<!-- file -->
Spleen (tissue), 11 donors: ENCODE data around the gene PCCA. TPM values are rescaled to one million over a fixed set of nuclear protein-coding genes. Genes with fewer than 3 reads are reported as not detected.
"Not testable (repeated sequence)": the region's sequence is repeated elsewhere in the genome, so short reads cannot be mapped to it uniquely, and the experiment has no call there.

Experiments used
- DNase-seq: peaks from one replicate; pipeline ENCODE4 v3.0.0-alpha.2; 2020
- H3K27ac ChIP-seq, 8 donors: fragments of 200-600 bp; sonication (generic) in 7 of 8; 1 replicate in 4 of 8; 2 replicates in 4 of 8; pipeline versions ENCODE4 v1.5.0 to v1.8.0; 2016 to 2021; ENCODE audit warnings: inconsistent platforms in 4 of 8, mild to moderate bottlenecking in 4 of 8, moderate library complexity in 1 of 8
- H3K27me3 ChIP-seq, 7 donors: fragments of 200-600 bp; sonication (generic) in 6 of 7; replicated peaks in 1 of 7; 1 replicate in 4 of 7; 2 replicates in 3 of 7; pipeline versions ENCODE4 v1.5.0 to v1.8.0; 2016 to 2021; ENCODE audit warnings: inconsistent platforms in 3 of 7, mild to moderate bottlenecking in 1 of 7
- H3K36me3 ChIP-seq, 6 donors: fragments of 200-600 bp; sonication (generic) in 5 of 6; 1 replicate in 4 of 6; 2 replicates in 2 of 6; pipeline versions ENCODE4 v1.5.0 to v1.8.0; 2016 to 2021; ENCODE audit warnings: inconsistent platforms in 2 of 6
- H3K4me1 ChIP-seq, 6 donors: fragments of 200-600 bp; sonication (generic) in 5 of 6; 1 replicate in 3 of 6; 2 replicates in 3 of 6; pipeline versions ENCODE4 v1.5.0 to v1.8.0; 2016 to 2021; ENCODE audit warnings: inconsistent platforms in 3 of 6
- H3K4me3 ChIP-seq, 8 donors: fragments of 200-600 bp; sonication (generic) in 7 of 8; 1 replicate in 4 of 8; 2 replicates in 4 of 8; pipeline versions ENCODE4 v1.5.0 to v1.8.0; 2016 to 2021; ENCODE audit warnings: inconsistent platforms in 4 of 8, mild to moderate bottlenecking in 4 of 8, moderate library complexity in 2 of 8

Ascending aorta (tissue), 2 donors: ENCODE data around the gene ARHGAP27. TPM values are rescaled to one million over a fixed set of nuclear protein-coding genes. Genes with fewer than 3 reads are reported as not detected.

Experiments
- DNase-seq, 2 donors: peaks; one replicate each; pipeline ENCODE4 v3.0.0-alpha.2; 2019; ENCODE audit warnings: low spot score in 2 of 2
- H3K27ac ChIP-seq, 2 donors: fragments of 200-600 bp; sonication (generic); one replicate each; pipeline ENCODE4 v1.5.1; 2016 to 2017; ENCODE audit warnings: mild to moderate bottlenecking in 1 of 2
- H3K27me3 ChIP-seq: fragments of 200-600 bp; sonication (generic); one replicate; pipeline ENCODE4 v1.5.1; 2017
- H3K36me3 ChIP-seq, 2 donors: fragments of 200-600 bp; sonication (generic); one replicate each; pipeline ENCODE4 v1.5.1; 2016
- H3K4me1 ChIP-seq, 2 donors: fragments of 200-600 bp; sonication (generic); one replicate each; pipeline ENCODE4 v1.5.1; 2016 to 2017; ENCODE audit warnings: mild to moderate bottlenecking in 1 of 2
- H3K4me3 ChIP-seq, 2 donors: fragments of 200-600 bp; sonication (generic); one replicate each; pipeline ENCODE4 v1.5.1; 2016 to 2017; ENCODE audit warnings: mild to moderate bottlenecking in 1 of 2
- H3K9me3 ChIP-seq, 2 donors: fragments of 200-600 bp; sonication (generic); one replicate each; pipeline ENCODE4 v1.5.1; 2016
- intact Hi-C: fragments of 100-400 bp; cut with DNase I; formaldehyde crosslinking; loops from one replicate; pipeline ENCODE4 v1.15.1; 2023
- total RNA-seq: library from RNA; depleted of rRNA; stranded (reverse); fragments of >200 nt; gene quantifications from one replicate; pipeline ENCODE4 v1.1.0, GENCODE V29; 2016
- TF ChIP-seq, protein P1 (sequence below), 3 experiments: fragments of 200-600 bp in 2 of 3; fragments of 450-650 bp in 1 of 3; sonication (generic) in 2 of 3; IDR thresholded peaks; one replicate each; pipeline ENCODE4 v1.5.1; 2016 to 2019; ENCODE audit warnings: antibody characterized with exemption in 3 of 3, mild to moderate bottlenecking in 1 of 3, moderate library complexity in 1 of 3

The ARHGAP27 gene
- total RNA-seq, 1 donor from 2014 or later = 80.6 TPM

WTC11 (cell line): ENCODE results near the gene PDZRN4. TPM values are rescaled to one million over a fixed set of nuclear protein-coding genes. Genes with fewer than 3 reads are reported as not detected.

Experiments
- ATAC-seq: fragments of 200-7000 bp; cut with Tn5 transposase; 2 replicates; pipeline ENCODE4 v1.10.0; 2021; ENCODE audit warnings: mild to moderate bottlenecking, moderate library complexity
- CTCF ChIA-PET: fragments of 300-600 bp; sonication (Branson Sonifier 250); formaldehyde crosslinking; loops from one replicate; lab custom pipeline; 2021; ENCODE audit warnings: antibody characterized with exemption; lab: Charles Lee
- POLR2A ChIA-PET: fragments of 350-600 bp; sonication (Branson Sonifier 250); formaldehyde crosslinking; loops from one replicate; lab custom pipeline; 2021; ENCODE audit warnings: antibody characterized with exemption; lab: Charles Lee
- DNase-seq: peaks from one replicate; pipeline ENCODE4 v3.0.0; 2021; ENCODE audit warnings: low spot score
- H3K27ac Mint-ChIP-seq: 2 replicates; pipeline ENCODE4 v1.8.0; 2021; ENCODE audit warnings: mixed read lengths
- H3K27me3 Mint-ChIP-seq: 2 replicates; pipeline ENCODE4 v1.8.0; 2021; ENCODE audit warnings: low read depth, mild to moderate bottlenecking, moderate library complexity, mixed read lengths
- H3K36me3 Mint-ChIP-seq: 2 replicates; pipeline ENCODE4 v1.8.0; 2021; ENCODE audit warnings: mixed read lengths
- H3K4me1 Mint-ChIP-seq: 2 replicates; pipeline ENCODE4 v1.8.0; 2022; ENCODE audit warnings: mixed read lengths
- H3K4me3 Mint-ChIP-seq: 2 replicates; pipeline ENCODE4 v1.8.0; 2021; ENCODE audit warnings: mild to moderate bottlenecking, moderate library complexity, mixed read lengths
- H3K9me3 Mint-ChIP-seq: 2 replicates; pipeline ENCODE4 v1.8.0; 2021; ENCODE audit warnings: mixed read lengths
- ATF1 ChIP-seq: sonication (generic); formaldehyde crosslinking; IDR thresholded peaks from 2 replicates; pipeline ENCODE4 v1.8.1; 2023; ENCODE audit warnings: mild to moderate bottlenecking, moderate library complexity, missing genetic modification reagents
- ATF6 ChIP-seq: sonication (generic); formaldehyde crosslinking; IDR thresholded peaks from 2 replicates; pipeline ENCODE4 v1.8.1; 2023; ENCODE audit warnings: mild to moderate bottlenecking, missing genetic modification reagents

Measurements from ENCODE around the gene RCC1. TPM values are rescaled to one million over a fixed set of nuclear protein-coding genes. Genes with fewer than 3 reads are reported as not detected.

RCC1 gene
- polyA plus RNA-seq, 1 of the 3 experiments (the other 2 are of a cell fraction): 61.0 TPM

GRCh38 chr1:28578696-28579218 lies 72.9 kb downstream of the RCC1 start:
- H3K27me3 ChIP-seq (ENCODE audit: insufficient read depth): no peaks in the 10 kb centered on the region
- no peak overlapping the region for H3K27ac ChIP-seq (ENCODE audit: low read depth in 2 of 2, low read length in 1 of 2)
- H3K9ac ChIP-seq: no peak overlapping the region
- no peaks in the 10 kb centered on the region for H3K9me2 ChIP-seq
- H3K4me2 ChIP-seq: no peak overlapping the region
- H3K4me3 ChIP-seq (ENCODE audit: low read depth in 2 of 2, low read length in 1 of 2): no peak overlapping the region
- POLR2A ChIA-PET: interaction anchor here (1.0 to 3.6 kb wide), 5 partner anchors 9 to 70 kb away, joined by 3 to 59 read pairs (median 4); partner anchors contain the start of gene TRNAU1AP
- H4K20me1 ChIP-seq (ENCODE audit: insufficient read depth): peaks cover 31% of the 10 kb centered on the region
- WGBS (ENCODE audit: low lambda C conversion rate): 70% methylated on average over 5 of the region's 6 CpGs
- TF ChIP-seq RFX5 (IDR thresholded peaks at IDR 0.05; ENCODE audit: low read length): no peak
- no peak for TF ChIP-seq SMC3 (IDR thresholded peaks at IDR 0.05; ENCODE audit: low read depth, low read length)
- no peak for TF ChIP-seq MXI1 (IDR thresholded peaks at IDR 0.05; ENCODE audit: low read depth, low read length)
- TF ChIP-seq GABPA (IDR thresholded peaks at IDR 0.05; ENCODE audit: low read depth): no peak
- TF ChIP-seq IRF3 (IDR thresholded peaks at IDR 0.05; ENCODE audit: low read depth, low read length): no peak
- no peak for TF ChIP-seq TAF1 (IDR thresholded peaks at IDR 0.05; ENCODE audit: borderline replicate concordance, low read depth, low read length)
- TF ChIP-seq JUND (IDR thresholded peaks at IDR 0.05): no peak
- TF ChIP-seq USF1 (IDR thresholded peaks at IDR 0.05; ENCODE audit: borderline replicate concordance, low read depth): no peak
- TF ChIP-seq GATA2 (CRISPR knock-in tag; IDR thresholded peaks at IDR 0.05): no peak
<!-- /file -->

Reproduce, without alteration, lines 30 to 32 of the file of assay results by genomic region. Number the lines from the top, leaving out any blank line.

- H3K27ac Mint-ChIP-seq: 2 replicates; pipeline ENCODE4 v1.8.0; 2021; ENCODE audit warnings: mixed read lengths
- H3K27me3 Mint-ChIP-seq: 2 replicates; pipeline ENCODE4 v1.8.0; 2021; ENCODE audit warnings: low read depth, mild to moderate bottlenecking, moderate library complexity, mixed read lengths
- H3K36me3 Mint-ChIP-seq: 2 replicates; pipeline ENCODE4 v1.8.0; 2021; ENCODE audit warnings: mixed read lengths